If a child lives with criticism,
He learns to condemn;
If a child lives with hostility,
He learns to fight;
If a child lives with ridicule,
He learns to be shy;
If a child lives with jealousy,
He learns to feel guilty;
If a child lives with tolerance,
He learns to be patient;
If a child lives with encouragement,
He learns confidence;
If a child lives with praise,
He learns to appreciate;
If a child lives with fairness,
He learns justice;
If a child lives with security;
He learns to have faith;
If a child lives with approval,
He learns to like himself;
If a child lives with acceptance and friendship,
He learns to find love in the world.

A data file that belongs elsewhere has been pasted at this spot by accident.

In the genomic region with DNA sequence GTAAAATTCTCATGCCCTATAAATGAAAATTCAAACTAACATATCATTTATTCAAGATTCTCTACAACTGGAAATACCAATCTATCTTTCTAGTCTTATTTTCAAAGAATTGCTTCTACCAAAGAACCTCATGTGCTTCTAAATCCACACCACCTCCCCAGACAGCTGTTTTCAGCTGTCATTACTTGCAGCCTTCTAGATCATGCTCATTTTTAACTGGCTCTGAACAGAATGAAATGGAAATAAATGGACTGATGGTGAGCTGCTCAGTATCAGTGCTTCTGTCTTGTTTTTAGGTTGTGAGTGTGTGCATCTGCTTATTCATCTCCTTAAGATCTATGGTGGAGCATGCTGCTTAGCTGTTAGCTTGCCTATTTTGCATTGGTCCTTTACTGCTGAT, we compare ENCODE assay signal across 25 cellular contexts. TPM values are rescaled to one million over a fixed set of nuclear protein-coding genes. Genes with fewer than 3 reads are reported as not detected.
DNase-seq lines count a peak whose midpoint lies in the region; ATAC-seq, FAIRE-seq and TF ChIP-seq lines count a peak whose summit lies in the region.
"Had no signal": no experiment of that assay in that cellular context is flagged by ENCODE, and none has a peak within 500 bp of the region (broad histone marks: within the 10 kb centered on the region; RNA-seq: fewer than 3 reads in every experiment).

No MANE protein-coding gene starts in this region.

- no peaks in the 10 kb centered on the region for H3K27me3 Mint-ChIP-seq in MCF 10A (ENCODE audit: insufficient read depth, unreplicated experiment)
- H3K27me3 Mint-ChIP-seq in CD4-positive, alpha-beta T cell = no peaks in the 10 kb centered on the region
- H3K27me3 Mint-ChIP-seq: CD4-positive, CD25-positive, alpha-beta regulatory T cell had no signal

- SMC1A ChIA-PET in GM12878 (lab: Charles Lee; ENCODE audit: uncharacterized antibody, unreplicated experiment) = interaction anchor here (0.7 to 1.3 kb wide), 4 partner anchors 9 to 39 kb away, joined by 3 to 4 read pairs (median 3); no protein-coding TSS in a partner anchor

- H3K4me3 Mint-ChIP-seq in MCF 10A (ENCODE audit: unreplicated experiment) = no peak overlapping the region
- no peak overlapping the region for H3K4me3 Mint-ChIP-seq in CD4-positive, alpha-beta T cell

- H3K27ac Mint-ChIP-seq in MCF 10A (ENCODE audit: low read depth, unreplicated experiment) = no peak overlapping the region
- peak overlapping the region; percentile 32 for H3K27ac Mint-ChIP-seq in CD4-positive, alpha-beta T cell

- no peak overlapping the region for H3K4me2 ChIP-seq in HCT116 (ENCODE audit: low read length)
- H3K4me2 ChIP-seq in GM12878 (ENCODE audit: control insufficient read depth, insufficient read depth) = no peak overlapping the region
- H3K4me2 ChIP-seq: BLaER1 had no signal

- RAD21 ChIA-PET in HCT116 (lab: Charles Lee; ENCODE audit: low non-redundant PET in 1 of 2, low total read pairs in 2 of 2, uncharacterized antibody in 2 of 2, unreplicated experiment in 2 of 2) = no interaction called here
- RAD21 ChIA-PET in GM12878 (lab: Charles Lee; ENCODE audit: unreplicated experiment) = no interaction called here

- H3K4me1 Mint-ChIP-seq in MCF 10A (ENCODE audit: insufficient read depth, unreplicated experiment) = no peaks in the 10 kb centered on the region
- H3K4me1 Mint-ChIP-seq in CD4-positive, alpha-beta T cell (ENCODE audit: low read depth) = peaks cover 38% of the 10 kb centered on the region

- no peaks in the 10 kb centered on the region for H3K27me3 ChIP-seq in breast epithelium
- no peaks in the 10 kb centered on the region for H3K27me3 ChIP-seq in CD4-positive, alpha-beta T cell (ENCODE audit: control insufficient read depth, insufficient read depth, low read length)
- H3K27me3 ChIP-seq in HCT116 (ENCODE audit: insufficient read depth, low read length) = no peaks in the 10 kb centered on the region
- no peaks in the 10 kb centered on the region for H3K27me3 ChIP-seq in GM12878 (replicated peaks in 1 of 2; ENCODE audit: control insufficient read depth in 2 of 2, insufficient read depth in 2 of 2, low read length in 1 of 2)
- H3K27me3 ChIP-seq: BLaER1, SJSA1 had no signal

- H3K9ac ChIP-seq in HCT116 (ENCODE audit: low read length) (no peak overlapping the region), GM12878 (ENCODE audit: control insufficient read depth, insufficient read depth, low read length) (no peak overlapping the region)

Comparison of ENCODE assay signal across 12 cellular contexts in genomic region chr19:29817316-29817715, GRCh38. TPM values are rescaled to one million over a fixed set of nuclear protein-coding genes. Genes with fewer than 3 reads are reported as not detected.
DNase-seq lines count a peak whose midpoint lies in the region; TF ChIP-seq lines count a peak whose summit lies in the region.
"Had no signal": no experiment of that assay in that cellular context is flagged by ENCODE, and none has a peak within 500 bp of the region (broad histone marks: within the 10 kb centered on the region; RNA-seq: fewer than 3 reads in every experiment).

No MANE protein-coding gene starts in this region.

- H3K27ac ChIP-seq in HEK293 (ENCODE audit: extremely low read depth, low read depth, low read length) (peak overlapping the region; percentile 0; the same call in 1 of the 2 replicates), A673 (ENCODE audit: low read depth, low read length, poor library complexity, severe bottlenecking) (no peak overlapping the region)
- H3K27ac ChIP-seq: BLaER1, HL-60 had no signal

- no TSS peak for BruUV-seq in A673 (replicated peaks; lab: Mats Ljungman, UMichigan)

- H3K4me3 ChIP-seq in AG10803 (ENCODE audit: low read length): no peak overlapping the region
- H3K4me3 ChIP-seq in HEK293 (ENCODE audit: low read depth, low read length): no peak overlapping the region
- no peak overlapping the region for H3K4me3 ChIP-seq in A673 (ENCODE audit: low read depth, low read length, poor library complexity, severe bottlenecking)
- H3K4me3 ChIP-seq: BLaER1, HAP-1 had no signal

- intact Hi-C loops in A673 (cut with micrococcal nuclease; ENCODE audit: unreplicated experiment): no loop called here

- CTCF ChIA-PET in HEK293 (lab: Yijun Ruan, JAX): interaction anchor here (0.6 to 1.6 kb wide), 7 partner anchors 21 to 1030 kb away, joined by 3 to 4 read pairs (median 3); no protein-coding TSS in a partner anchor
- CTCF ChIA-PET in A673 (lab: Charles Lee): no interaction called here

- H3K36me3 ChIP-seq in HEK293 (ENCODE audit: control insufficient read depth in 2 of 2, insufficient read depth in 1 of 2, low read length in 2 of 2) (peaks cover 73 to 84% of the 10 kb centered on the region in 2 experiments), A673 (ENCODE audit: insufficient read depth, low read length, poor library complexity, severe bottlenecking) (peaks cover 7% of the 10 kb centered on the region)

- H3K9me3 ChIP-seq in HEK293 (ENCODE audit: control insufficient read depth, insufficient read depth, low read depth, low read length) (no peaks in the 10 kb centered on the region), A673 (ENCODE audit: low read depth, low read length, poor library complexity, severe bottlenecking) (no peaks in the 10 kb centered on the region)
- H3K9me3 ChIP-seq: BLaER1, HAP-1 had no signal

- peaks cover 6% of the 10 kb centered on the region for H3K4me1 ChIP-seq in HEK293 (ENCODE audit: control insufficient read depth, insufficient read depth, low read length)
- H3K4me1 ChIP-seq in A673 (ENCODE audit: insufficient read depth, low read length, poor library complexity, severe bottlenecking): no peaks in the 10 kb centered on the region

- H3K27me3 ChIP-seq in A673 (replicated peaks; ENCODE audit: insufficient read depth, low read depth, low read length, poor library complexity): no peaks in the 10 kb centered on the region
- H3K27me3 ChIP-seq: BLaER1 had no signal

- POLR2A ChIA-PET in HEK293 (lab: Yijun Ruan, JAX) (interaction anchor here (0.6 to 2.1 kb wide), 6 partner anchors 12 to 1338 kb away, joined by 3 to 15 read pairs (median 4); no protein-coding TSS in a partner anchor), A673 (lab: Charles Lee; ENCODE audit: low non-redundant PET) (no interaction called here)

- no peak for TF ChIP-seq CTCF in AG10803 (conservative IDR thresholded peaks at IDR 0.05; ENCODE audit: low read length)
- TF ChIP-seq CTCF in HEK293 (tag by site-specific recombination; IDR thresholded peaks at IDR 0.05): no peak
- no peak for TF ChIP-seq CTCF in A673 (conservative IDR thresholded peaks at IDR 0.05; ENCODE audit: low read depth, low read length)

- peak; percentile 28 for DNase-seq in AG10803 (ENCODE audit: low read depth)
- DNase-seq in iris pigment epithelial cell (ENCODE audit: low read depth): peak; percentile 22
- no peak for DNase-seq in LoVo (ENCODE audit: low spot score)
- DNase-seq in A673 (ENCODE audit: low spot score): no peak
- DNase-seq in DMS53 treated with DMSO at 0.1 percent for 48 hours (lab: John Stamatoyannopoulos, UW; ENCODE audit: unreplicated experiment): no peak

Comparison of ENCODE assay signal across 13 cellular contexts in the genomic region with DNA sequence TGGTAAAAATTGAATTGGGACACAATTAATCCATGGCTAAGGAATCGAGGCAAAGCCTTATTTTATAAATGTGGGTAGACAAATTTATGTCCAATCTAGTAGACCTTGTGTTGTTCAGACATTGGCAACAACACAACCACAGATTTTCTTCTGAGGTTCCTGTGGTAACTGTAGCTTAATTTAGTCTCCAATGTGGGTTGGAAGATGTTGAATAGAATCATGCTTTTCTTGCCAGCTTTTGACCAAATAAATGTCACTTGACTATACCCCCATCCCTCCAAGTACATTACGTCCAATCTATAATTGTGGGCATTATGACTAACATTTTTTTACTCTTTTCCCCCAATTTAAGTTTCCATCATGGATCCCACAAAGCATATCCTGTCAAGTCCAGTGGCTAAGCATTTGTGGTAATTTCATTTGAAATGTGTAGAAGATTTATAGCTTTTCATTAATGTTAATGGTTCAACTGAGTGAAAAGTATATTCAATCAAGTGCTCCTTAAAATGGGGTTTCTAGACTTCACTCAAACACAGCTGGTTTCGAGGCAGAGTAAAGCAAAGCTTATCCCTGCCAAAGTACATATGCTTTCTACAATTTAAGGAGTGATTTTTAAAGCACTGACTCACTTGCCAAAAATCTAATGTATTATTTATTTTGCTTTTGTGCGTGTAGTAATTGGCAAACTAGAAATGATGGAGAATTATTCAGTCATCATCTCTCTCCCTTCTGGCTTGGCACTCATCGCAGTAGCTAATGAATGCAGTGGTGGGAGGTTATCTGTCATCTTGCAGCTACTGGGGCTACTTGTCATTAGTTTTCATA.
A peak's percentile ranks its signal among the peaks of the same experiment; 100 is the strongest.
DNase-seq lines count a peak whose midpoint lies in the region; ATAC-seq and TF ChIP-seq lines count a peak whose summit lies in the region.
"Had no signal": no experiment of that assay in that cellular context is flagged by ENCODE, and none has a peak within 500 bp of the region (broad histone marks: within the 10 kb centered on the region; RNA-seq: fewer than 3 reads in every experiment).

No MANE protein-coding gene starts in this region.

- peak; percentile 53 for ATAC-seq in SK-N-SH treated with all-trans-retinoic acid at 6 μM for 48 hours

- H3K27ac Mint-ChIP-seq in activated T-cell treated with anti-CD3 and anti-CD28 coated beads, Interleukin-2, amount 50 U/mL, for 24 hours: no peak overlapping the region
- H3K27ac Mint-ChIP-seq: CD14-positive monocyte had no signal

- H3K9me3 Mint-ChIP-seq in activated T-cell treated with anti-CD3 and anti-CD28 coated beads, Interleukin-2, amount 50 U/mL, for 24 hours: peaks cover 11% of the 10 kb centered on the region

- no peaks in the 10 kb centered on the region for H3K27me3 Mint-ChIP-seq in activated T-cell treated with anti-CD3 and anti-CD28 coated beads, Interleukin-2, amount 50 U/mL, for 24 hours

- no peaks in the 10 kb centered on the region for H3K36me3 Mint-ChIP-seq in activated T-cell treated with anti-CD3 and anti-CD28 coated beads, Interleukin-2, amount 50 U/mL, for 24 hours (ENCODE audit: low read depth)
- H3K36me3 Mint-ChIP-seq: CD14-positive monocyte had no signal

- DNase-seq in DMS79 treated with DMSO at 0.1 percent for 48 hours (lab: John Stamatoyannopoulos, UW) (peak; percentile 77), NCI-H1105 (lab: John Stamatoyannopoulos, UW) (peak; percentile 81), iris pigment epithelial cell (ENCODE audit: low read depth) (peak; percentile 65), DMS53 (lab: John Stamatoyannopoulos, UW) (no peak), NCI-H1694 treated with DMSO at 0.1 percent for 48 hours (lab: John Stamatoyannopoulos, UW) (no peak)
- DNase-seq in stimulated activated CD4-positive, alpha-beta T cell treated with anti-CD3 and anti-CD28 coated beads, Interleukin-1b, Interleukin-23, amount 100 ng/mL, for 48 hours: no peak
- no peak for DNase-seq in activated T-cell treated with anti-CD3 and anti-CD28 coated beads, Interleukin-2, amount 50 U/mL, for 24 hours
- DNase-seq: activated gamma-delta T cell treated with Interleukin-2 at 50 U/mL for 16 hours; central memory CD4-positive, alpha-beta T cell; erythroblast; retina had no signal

Latent in man are both noble characteristics as well as vicious tendencies. It is strange that the vices latent in man seem almost natural and spontaneous, whereas the dormant virtues have to be brought to the surface with great effort. As one advances in years, activating and developing the potential of mudita becomes more and more difficult -- though not impossible. Seeds will not take root in hard and crusty soil. One has to loosen and soften the soil if one expects shoots from seeds. In children the heart is tender and seeds planted therein will take root early and grow fast. So the best time to activate and develop the positive and saintly tendencies which lie dormant in every human being is during the tender years. When a child receives praise and approbation, he will naturally learn to give it to others for he knows the joy of recognition and appreciation.